Image stabilization in still cameras are usually used to counter blur caused by movement of the camera during the short instant when the shutter is open. It works remarkably well, but works less well for video. First, there's only so much movement that the camera can compensate for. During still photography the stabilization is effective down to about ten divided by the focal length in millimeter seconds, so for a 27 mm lens it will be effective down to 10/27 seconds or about 1/2.5 s. Most video clips are longer than this. Second, it isn't always obvious if the movement is intended or not.
Therefore, when shooting video, one should bring a tripod (even a small one helps), or go grab a steadicam rig. But what do you do when the tripod is too small, or left back home, and a steadicam is right out because you're down to one kidney after buying your latest and greatest camera?
You just have to fix it in post. And that's what this article is about.
Table of Contents
1. The Basic Idea
The basic idea is to pick one or more reference points and then translate and rotate each frame so that the reference points end up in the right positions.
For example, if we choose a reference point that in frame 1 is at [100, 100], and we find the point at [110, 105] in frame 2, then frame 2 should be shifted up and to the left by [-10, -5]. We would then go to frame 3 and make sure that the reference point ends up at [100, 100].
With only a single reference point we are unable to correct for rotation, so we'll allow several reference points, and even points that are constrained to lie anywhere on a line instead of having a single position. We'll also allow reference points to move. The only requirement we have for these points is that we for each frame can compute an error - the amount the point deviates from its expected location. A solver will then be used to find the combination of translation and rotation that minimizes the RMS of the errors.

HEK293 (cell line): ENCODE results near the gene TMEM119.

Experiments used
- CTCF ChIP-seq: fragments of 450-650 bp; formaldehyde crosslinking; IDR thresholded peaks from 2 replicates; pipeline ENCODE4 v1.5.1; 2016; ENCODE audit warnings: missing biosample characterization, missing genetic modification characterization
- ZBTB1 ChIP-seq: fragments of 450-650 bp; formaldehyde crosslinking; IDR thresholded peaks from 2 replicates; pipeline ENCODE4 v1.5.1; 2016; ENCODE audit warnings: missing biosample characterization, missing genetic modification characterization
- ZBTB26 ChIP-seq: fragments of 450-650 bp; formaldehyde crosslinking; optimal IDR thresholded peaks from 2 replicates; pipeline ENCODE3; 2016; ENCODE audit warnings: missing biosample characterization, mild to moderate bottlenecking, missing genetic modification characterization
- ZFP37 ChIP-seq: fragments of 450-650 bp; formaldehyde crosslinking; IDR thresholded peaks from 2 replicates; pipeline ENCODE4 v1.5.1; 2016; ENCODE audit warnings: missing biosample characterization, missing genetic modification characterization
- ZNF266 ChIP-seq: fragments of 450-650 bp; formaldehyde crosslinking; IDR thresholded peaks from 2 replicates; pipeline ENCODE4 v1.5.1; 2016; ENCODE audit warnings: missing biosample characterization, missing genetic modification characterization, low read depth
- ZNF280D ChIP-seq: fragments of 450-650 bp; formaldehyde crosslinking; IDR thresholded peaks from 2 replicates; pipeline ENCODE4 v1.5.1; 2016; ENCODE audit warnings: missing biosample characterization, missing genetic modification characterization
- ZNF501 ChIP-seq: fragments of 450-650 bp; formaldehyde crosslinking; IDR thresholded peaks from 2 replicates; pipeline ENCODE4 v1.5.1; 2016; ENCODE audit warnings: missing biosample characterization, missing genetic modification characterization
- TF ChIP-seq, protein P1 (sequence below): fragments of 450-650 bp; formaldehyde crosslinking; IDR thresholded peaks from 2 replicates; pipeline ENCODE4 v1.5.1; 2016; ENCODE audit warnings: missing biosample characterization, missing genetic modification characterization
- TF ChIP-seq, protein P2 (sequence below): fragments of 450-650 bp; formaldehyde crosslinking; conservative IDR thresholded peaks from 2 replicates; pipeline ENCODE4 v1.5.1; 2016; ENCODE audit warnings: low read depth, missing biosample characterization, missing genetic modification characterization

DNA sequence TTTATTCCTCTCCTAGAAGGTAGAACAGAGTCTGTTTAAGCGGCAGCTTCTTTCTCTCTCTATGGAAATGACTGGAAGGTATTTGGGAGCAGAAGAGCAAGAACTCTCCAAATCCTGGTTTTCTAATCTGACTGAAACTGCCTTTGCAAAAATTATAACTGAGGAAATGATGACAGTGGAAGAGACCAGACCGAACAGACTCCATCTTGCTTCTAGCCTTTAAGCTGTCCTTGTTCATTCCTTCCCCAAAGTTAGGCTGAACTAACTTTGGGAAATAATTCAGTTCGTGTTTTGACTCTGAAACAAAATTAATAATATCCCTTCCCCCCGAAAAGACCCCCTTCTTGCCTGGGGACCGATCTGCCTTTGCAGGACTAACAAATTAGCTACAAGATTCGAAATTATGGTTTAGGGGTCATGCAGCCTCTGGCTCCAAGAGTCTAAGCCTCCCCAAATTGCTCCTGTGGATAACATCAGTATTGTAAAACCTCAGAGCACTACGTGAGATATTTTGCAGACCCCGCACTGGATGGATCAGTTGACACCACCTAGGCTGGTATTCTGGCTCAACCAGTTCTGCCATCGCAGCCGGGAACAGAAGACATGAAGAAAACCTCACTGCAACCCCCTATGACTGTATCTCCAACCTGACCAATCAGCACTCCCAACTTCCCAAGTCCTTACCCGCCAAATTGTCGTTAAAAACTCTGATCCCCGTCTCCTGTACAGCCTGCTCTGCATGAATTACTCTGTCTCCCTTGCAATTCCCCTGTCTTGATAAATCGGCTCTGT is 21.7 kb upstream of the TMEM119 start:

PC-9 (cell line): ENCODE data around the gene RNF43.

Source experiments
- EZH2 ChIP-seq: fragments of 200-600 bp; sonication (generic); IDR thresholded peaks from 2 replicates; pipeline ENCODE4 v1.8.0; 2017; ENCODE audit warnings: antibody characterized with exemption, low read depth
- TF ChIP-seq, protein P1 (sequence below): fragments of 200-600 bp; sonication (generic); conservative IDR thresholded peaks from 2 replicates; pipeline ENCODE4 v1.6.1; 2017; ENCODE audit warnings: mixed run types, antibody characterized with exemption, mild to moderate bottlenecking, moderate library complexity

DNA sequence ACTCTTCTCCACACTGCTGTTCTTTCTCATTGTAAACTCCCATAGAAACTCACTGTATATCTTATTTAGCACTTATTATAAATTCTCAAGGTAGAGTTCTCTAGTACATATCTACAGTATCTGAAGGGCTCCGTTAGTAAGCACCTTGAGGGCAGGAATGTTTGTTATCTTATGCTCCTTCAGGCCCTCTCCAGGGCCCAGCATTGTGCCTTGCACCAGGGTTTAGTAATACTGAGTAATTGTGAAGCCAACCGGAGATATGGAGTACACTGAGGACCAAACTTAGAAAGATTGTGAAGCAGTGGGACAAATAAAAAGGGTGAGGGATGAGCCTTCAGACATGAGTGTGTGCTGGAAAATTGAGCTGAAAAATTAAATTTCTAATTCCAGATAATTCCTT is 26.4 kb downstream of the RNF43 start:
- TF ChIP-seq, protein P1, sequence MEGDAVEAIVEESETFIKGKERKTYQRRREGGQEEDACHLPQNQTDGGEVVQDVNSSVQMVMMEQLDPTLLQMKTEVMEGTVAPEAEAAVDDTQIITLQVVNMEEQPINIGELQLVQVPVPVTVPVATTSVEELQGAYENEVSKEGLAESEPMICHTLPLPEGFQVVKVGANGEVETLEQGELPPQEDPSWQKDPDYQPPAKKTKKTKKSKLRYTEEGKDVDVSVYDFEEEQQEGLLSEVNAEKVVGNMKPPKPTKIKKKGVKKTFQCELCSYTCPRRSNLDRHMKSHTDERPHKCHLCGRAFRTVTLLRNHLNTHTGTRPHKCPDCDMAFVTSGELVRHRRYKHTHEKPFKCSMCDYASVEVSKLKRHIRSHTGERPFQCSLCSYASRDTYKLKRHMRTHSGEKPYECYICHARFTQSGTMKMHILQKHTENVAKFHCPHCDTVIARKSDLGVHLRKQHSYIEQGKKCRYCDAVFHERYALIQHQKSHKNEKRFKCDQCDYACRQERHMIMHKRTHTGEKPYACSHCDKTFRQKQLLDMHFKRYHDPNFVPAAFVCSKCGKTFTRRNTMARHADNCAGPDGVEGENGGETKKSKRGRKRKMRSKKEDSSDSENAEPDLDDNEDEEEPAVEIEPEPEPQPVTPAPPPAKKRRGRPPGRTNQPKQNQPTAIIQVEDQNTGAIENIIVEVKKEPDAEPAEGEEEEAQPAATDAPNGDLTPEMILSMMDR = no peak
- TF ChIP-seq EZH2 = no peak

2. The Result
Let me start off by showing the results. The first example is a hand-held clip of Hötorget, Stockholm. The left half of the image is the raw footage, the right half is the stabilized clip. The stabilizer is given four reference points and corrects for both shifts and rotation.
The second example is a small Christmas Tree shot against the background of people moving around on Drottninggatan. The single reference point is set in the tree, and the stabilizer only corrects for shifts, not rotations. As you can see, it isn't possible to get a completely steady image due to the background moving in relation to the tree thanks to the parallax effect. If I had used a tripod this would not have been an issue.
The third example is me walking with the camera in Tyresta. The reference point is set straight ahead, and as you can see the stabilizer doesn't correct for rotation (it needs more than one reference point for that).
3. Realizing the Idea
With all theoretical pieces in place we're set to get something working.
3.1. Tracking Reference Points
The tracking code is very simple: We know where the reference point is in frame N, and we want to know where it is in frame N + 1. For this we have frame N and frame N + 1. We know that the reference point in frame N is at P. We define a sample radius and a search radius. Then we cut out a square with edge length 2 * sampleRadius centered on P. We try to match this square with frame N + 1, starting at P and looking at points closer to P than the specified search radius. When we're done, we'll know the new position. The new position will become the new P when we track the point from N + 1 to frame N + 2.